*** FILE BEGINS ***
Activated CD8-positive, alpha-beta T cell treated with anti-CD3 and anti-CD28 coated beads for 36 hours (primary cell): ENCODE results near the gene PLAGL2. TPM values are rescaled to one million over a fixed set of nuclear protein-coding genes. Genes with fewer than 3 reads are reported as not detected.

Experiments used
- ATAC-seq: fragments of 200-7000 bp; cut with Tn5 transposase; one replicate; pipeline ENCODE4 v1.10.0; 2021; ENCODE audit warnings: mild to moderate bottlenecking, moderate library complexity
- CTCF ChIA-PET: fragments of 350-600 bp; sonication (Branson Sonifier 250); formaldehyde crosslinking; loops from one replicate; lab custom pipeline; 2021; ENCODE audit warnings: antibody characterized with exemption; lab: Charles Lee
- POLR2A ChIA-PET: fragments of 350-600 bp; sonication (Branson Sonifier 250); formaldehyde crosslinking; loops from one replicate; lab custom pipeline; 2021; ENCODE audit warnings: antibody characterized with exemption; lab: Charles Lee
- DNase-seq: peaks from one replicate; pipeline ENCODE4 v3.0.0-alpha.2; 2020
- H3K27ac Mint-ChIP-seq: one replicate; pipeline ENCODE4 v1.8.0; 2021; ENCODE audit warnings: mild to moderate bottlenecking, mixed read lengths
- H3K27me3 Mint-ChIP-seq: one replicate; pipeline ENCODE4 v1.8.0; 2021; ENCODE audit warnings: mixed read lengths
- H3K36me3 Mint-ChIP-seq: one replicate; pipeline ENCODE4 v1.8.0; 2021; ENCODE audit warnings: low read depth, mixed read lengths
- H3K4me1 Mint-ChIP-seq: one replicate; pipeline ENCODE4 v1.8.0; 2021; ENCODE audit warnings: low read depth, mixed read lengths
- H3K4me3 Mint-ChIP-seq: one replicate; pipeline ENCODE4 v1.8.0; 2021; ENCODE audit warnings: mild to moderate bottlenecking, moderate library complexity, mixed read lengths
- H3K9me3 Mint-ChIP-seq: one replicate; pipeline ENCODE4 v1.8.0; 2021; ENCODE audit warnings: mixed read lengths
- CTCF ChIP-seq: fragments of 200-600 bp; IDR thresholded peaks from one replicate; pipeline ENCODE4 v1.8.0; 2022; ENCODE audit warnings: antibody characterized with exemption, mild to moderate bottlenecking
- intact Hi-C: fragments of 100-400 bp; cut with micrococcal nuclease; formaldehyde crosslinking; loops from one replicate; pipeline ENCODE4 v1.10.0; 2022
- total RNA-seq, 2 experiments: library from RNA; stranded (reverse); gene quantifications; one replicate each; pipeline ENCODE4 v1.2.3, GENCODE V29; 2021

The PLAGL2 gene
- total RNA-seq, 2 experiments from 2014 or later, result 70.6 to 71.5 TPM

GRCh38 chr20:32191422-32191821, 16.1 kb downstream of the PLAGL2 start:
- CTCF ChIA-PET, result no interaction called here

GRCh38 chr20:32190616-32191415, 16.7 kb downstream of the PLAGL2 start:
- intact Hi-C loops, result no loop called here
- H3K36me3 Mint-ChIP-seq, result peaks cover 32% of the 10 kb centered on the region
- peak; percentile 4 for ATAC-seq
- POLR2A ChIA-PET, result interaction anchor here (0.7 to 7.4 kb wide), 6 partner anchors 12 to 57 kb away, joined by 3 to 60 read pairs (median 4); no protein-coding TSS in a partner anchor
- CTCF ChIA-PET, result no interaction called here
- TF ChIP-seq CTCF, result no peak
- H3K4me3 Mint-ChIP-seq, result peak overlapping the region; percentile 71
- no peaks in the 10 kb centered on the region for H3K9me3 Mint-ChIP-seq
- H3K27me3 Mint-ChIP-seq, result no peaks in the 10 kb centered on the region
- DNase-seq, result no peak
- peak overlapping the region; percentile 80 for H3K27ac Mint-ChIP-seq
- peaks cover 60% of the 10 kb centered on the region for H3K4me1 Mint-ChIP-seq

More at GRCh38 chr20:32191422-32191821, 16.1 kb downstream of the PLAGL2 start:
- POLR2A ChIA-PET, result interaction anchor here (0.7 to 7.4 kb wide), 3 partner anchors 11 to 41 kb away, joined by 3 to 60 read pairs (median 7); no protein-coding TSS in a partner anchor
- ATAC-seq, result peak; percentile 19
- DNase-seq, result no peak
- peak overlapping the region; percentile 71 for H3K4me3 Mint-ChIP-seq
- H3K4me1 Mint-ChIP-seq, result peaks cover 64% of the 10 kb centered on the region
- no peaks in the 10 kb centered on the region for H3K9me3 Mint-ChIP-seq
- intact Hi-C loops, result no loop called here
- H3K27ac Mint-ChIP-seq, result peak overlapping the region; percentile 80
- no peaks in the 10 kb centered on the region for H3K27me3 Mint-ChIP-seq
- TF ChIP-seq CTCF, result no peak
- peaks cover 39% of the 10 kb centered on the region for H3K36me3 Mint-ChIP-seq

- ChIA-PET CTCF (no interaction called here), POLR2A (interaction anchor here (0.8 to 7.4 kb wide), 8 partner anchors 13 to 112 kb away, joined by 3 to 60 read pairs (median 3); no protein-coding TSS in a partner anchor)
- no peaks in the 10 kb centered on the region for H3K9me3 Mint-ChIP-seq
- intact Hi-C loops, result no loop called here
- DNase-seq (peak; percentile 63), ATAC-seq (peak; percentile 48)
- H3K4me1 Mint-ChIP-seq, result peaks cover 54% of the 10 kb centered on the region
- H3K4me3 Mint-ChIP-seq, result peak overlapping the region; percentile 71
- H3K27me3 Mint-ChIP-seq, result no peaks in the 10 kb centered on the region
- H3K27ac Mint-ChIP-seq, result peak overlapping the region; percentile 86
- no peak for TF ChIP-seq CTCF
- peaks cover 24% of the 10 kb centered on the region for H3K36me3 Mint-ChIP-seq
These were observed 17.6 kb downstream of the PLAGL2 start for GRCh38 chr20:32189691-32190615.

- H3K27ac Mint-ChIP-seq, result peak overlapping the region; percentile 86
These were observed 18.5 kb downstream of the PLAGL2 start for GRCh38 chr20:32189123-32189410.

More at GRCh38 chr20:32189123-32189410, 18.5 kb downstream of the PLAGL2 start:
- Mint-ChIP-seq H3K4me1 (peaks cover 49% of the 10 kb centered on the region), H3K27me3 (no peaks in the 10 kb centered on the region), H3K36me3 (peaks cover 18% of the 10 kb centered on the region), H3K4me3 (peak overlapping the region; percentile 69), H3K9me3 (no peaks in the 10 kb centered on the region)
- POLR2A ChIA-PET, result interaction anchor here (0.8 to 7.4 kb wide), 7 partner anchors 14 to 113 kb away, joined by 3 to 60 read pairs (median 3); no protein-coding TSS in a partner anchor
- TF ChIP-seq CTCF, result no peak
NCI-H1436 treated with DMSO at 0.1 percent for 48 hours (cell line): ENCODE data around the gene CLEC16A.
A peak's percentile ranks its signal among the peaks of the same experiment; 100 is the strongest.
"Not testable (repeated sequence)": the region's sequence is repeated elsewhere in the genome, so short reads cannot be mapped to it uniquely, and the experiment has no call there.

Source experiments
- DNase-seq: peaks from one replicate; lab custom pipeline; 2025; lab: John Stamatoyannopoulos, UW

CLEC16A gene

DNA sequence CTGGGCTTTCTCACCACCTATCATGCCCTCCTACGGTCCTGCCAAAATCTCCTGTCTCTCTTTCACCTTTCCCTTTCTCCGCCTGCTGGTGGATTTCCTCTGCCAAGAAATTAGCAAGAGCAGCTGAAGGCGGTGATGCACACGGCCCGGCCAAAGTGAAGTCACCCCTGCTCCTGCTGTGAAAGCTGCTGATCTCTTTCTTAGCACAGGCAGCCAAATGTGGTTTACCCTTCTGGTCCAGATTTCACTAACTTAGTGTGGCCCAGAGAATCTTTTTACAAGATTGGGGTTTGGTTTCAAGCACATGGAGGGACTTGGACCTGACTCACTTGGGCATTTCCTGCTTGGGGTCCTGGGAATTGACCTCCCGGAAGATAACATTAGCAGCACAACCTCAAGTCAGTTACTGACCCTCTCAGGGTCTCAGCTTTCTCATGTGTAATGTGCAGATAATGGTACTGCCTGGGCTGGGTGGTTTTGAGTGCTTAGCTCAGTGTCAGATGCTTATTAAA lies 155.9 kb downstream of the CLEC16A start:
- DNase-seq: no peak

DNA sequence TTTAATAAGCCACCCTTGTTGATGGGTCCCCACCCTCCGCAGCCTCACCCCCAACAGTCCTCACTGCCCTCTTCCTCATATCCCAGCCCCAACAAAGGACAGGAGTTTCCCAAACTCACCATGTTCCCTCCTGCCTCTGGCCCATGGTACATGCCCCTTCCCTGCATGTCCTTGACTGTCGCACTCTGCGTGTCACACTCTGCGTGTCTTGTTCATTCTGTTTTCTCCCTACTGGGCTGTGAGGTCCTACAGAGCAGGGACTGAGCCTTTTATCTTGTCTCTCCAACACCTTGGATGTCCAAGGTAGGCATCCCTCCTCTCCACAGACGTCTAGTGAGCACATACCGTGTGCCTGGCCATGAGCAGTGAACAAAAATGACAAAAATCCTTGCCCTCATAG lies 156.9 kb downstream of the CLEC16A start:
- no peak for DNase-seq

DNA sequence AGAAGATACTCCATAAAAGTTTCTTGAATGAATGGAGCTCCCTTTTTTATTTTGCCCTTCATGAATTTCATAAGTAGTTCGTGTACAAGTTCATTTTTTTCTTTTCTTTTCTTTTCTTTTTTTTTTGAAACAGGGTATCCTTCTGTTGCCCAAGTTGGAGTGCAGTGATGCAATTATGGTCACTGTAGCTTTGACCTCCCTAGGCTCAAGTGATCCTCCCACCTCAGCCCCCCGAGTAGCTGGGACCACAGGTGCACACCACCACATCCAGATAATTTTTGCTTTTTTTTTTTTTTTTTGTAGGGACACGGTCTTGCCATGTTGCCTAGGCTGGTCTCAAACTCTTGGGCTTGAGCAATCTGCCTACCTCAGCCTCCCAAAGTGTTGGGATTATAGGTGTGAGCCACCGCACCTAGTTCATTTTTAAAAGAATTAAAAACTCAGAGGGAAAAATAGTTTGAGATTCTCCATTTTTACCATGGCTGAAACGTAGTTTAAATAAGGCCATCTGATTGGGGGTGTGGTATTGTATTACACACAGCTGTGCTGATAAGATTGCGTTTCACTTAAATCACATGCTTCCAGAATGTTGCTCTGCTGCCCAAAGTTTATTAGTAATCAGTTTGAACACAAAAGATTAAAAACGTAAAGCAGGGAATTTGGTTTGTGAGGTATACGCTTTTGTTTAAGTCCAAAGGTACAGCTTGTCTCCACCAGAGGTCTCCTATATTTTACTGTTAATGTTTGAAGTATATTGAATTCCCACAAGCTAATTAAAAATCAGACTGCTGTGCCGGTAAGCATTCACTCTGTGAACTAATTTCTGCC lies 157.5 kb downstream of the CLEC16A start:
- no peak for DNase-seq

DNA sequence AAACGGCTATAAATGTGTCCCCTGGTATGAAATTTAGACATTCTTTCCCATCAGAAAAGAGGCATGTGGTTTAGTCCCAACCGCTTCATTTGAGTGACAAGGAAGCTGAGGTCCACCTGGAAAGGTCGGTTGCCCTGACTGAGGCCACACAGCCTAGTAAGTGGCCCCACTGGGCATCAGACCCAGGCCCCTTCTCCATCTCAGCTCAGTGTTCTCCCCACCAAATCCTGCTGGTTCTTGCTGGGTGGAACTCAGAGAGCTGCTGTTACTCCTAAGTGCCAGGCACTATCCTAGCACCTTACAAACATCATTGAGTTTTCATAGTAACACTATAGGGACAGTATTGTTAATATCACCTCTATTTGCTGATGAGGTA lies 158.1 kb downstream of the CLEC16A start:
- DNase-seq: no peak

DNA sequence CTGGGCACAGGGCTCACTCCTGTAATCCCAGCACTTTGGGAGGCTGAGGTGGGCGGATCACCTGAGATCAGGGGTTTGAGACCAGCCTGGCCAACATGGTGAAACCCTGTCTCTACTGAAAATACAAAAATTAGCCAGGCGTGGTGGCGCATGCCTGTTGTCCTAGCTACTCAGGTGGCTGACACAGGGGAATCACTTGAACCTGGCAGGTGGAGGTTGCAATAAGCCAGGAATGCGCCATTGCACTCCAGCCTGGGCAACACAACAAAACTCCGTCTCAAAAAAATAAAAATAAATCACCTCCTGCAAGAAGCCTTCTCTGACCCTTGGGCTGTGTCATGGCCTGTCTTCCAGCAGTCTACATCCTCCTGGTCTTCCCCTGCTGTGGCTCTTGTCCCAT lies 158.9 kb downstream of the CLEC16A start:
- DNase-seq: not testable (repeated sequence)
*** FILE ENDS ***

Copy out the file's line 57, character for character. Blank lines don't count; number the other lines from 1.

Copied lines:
These were observed 18.5 kb downstream of the PLAGL2 start for GRCh38 chr20:32189123-32189410.